Leave nothing but footprints, take nothing but photographs.

Rampside 1.2012003

Which I suppose is a good enough motto, unless you’re working with wet concrete. Still, last night was interesting. I’d emailed somebody with the words, “I’ll be in all evening, (unless somebody does something stupid) so could you give a ring.” Even as I pressed ‘send’ I had the feeling I was giving hostages to fortune. Then we got a phone call, somebody had been seen bundling a sheep over the church yard wall.

What had happened was that we use sheep (not my sheep, I don’t own any sheep) to keep the grass down around our isolated church. They do a good job. Now a lady was walking her dog past the church yard and saw a bunch of scruffy young men with a green van and an orange capri attempting to bundle a sheep over the wall. Not being in the first flush of youth and being custodian of a rather small dog she wisely didn’t attempt to tackle them but made for home.

Once there she walked across the road to her neighbour Martin, who is a retired minister. He picked up the phone and called me, because I’m the churchwarden and pretty much everything that happens is the responsibility of the churchwarden. So we piled in the car, shot up to the churchyard and indeed a sheep was missing. Various other people gathered and it was decided that as these aforementioned young men were apparently sleeping rough on Roa Island, my lady wife and I would drive along there and see if we could see what was happening. When we got there we found the cars (with Belgian plates) in the carpark, plus a fair number of other cars with Belgian plates. But no sign of a sheep and there were no people hanging about the two vehicles.

We discussed the matter as we headed for home and decided we’d better phone the police. In various parts of the country, sheep have been stolen and butchered on the beach for an impromptu barbeque. But how to contact the police? I could ring 101 but the last twice I’ve tried it the number just rang out. And we potentially had an animal welfare incident here, so I phoned 999. (Because there’s no other way to get hold of them).

I explained what was going on to the chap on the other end of the phone and he agreed with me that it was borderline but as I was on the phone, he’d take the details. This he did, to bleating noises being made by his colleagues in the background. Cumbria Constabulary probably have sheep as a larger part of their workload than most police forces. Indeed when I described the sheep to him he knew the breed. He promised he’d get somebody out.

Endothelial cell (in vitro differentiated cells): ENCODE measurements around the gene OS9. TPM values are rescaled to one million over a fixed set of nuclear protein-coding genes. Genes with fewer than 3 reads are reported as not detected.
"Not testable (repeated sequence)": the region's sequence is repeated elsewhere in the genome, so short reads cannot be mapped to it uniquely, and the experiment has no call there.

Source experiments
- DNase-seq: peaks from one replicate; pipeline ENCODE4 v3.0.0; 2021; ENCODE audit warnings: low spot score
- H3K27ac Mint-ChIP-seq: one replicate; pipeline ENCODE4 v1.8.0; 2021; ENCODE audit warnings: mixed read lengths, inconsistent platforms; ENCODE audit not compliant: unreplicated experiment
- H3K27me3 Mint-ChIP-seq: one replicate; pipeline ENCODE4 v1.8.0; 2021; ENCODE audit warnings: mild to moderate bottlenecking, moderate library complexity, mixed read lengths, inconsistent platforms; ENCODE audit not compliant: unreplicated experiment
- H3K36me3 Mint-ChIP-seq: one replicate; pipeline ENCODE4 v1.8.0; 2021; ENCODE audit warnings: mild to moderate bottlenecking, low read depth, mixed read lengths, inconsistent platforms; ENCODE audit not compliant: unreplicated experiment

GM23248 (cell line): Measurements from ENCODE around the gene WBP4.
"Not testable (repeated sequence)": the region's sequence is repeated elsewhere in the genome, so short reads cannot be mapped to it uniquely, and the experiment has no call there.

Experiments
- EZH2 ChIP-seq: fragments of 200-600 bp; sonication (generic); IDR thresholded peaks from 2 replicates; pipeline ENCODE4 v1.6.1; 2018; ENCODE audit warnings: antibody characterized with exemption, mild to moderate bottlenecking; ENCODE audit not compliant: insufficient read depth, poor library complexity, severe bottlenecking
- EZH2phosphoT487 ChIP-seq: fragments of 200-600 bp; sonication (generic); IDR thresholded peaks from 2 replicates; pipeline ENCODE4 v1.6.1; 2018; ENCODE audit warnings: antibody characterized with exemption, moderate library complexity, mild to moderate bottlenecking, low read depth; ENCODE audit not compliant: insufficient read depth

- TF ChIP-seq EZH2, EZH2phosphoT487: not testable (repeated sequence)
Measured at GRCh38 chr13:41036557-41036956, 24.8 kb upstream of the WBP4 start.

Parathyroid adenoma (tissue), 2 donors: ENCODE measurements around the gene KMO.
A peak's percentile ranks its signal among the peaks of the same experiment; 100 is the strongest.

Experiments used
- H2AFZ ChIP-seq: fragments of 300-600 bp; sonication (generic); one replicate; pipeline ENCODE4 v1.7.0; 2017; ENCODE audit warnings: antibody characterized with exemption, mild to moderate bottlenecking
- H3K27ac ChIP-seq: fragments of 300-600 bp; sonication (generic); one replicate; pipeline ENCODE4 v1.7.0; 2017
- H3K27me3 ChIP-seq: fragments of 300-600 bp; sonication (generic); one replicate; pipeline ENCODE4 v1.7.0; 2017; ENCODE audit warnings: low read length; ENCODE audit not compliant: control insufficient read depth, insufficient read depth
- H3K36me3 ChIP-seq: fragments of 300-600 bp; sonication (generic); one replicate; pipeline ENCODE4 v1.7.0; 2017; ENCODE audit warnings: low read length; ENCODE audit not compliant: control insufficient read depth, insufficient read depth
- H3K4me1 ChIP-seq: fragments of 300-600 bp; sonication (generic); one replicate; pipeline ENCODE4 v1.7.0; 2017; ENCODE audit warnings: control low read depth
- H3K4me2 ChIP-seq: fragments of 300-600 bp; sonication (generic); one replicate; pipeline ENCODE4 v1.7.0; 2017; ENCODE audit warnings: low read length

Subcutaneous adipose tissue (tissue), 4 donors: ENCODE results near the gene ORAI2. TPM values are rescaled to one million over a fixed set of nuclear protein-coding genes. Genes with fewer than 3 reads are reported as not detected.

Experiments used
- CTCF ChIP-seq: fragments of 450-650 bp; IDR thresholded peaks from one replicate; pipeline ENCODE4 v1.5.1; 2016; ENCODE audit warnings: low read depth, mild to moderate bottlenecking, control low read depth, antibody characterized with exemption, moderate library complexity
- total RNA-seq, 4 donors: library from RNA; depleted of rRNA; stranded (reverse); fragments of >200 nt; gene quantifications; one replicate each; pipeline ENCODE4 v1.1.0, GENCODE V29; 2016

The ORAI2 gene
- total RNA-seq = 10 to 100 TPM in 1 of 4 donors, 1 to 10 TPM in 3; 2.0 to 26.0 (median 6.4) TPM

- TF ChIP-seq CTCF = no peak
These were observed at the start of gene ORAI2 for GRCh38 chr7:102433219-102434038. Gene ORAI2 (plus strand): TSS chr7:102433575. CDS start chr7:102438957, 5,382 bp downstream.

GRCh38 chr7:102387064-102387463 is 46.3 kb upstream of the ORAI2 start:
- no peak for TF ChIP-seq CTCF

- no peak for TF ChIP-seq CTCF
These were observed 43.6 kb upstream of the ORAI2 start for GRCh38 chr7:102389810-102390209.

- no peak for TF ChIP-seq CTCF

So twenty minutes later we got a call from the control room to say that police had gone to Roa Island. A quarter of an hour after that, two policemen turned up in our yard. They’d ‘pursued their inquires’ there, but hadn’t been able to talk to the gentlemen in question because these individuals had got the ferry out to Piel Island to camp. As the ferry is a small open boat I agreed with the police assessment that the ferryman was unlikely to have let them take a sheep with them. Even if they’d given it dark glasses and a wig.

But as result of their discussions with the transient population of Belgians on Roa Island the Police decided that, yes, the lady had obviously seen a bunch of man who was struggling with a sheep by the wall. But all was not as it seemed.

Apparently the Scotland Rally was passing through the area. One of their night stops was Roa Island. There was a strong Belgian contingent with a lot of classic cars as part of this rally. Now during the course of this rally, there are various challenges set for the participants to attempt.

https://scotlandrally.org/sr19

 

It appears that yesterday’s challenge, whether for the entire rally, or just set by the Belgian contingent, was to get a selfie photo of you and a sheep.

Eventually the sheep turned up, she’d obviously escaped the camera toting hordes and had got into a different field and had mingled with the other sheep. Actually that doesn’t surprise me, when it comes to escaping, sheep are true professionals.

♥♥♥♥

You’ve got to be careful tacking sheep, it’s a job for skilled professionals

As a reviewer commented, “This is the third collection of farmer Jim Webster’s anecdotes about his sheep, cattle and dogs. This one had added information on the Lake District’s World Heritage status. This largely depends upon the work of around 200 small family farms. Small may not always be beautiful but it can be jolly important. If you want to know the different skills needed by a sheep dog and a cow dog, or to hear tales of some of the old time travelling sales persons – read on! This is real life, Jim, but not as I know it.”

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45 thoughts on “Leave nothing but footprints, take nothing but photographs.

  1. Alicia Butcher Ehrhardt August 6, 2019 at 7:44 am Reply

    If the idiots writing the challenge would even ATTEMPT to think them through…

    • jwebster2 August 6, 2019 at 7:47 am Reply

      something along those lines did occur to me 🙂